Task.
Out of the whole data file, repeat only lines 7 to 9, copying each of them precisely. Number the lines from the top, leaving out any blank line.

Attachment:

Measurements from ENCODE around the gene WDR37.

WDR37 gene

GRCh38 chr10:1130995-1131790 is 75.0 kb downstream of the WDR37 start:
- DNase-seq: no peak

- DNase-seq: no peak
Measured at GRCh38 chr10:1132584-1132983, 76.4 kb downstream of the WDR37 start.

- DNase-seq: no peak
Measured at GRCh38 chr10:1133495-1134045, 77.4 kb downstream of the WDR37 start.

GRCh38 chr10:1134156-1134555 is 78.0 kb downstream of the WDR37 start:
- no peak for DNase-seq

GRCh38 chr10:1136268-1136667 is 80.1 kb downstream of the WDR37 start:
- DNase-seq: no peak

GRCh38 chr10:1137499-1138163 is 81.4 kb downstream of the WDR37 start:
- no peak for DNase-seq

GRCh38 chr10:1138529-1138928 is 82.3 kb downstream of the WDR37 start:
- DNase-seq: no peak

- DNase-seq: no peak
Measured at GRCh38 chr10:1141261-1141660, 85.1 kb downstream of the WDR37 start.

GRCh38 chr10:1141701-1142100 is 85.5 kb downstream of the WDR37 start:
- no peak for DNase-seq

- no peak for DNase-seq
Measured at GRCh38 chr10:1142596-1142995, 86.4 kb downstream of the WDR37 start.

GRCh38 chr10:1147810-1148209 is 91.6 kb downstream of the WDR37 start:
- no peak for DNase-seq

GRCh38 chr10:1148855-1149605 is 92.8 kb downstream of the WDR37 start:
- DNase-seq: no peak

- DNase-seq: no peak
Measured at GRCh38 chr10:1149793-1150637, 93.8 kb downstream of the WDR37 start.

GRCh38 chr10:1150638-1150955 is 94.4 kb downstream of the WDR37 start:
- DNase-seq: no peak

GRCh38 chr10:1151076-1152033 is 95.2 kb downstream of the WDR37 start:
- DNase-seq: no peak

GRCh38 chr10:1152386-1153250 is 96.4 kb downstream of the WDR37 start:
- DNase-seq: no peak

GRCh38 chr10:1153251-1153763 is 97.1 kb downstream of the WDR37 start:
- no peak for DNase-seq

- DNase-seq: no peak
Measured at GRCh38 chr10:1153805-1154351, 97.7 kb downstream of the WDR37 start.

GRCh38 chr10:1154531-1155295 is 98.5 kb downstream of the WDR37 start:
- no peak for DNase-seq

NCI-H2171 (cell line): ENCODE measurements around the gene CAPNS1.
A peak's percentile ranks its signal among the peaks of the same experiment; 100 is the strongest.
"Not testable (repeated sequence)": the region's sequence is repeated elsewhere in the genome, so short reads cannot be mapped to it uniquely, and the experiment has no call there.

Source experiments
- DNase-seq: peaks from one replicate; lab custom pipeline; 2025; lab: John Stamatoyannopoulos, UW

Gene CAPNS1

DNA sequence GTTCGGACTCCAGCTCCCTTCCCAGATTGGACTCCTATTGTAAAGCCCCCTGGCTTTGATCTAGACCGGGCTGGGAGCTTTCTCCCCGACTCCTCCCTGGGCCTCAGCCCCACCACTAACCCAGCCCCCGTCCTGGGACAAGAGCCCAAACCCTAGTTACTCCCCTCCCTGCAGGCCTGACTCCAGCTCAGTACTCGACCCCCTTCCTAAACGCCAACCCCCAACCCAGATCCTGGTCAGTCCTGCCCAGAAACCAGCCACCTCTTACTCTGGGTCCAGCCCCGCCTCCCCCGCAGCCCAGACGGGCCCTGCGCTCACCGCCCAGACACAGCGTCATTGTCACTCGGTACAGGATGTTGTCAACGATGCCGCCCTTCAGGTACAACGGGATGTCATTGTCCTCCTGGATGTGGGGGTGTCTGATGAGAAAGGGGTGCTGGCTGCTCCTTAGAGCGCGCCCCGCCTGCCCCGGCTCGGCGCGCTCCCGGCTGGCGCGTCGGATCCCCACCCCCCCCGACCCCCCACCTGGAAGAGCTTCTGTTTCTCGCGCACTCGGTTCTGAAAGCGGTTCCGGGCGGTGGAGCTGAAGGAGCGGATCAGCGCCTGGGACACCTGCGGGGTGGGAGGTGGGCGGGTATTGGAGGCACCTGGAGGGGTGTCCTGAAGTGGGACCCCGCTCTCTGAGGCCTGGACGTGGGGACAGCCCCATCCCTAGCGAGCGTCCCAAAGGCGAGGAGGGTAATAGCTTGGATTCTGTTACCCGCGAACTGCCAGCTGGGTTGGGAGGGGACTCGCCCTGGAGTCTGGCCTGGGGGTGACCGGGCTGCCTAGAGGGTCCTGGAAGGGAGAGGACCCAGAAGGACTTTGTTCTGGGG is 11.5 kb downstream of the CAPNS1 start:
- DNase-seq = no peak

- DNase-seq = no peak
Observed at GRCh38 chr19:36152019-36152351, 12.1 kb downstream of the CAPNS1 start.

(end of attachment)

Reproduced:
- DNase-seq: no peak
Measured at GRCh38 chr10:1133495-1134045, 77.4 kb downstream of the WDR37 start.

GRCh38 chr10:1134156-1134555 is 78.0 kb downstream of the WDR37 start: